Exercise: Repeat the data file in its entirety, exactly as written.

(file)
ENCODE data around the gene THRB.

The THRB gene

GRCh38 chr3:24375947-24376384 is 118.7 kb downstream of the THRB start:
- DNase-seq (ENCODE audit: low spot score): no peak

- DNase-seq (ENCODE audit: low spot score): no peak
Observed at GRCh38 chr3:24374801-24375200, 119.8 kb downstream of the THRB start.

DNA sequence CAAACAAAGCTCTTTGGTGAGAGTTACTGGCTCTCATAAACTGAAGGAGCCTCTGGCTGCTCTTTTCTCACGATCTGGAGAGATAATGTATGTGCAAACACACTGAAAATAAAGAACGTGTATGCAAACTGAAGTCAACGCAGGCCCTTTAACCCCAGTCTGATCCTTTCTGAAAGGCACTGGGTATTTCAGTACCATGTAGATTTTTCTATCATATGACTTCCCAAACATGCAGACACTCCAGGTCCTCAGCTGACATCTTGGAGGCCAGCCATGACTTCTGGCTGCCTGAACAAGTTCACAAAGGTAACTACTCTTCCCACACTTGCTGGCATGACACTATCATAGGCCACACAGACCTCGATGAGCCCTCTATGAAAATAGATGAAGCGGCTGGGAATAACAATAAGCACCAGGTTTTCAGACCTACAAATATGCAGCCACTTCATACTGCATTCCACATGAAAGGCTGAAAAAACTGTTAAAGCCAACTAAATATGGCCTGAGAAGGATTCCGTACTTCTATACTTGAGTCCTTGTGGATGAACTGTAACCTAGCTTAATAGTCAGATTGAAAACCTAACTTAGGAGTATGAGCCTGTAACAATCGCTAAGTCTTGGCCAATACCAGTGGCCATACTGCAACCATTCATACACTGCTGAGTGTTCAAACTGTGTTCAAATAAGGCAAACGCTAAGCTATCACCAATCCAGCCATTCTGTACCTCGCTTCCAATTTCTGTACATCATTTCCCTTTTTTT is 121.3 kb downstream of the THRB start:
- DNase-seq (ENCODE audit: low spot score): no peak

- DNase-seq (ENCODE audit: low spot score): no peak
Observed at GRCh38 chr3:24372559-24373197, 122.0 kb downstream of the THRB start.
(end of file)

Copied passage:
ENCODE data around the gene THRB.

The THRB gene

GRCh38 chr3:24375947-24376384 is 118.7 kb downstream of the THRB start:
- DNase-seq (ENCODE audit: low spot score): no peak

- DNase-seq (ENCODE audit: low spot score): no peak
Observed at GRCh38 chr3:24374801-24375200, 119.8 kb downstream of the THRB start.

DNA sequence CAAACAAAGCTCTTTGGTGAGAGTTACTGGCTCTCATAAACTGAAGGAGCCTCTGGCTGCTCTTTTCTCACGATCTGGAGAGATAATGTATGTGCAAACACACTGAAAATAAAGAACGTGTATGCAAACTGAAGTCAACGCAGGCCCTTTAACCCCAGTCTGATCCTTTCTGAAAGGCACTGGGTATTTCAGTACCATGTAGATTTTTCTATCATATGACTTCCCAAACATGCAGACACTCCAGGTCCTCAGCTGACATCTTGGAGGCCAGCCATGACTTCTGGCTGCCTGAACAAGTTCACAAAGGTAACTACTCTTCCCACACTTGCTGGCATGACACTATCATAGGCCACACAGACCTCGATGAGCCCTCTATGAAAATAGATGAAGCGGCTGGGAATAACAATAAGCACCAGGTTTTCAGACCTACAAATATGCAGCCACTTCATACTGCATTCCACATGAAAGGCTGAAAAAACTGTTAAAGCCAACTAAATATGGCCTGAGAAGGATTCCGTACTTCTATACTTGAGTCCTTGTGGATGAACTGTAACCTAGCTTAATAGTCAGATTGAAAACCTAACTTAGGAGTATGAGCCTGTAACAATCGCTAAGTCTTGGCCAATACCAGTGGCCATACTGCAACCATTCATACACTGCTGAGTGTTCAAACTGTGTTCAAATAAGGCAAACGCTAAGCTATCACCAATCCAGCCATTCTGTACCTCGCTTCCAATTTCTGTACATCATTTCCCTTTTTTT is 121.3 kb downstream of the THRB start:
- DNase-seq (ENCODE audit: low spot score): no peak

- DNase-seq (ENCODE audit: low spot score): no peak
Observed at GRCh38 chr3:24372559-24373197, 122.0 kb downstream of the THRB start.